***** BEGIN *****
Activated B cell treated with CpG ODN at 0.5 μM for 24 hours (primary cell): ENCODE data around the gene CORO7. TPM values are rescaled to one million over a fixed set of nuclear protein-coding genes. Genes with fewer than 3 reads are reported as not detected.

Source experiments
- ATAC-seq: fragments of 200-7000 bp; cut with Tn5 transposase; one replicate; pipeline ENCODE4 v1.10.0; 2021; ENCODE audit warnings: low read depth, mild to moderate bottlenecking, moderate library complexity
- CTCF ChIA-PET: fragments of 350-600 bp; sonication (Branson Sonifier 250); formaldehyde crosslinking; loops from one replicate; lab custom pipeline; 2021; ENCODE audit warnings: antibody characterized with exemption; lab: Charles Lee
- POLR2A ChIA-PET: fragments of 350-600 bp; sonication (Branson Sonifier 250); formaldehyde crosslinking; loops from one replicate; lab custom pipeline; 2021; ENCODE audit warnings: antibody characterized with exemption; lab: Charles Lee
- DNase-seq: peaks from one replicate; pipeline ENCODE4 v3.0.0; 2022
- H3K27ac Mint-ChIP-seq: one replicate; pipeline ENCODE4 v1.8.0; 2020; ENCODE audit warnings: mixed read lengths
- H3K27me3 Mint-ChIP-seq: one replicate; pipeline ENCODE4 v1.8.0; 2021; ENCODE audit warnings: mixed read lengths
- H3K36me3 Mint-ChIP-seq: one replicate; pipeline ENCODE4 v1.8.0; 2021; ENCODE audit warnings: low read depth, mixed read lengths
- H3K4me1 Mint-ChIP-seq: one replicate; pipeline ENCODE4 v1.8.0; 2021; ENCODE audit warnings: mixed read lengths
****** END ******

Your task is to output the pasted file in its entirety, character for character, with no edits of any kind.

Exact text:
Activated B cell treated with CpG ODN at 0.5 μM for 24 hours (primary cell): ENCODE data around the gene CORO7. TPM values are rescaled to one million over a fixed set of nuclear protein-coding genes. Genes with fewer than 3 reads are reported as not detected.

Source experiments
- ATAC-seq: fragments of 200-7000 bp; cut with Tn5 transposase; one replicate; pipeline ENCODE4 v1.10.0; 2021; ENCODE audit warnings: low read depth, mild to moderate bottlenecking, moderate library complexity
- CTCF ChIA-PET: fragments of 350-600 bp; sonication (Branson Sonifier 250); formaldehyde crosslinking; loops from one replicate; lab custom pipeline; 2021; ENCODE audit warnings: antibody characterized with exemption; lab: Charles Lee
- POLR2A ChIA-PET: fragments of 350-600 bp; sonication (Branson Sonifier 250); formaldehyde crosslinking; loops from one replicate; lab custom pipeline; 2021; ENCODE audit warnings: antibody characterized with exemption; lab: Charles Lee
- DNase-seq: peaks from one replicate; pipeline ENCODE4 v3.0.0; 2022
- H3K27ac Mint-ChIP-seq: one replicate; pipeline ENCODE4 v1.8.0; 2020; ENCODE audit warnings: mixed read lengths
- H3K27me3 Mint-ChIP-seq: one replicate; pipeline ENCODE4 v1.8.0; 2021; ENCODE audit warnings: mixed read lengths
- H3K36me3 Mint-ChIP-seq: one replicate; pipeline ENCODE4 v1.8.0; 2021; ENCODE audit warnings: low read depth, mixed read lengths
- H3K4me1 Mint-ChIP-seq: one replicate; pipeline ENCODE4 v1.8.0; 2021; ENCODE audit warnings: mixed read lengths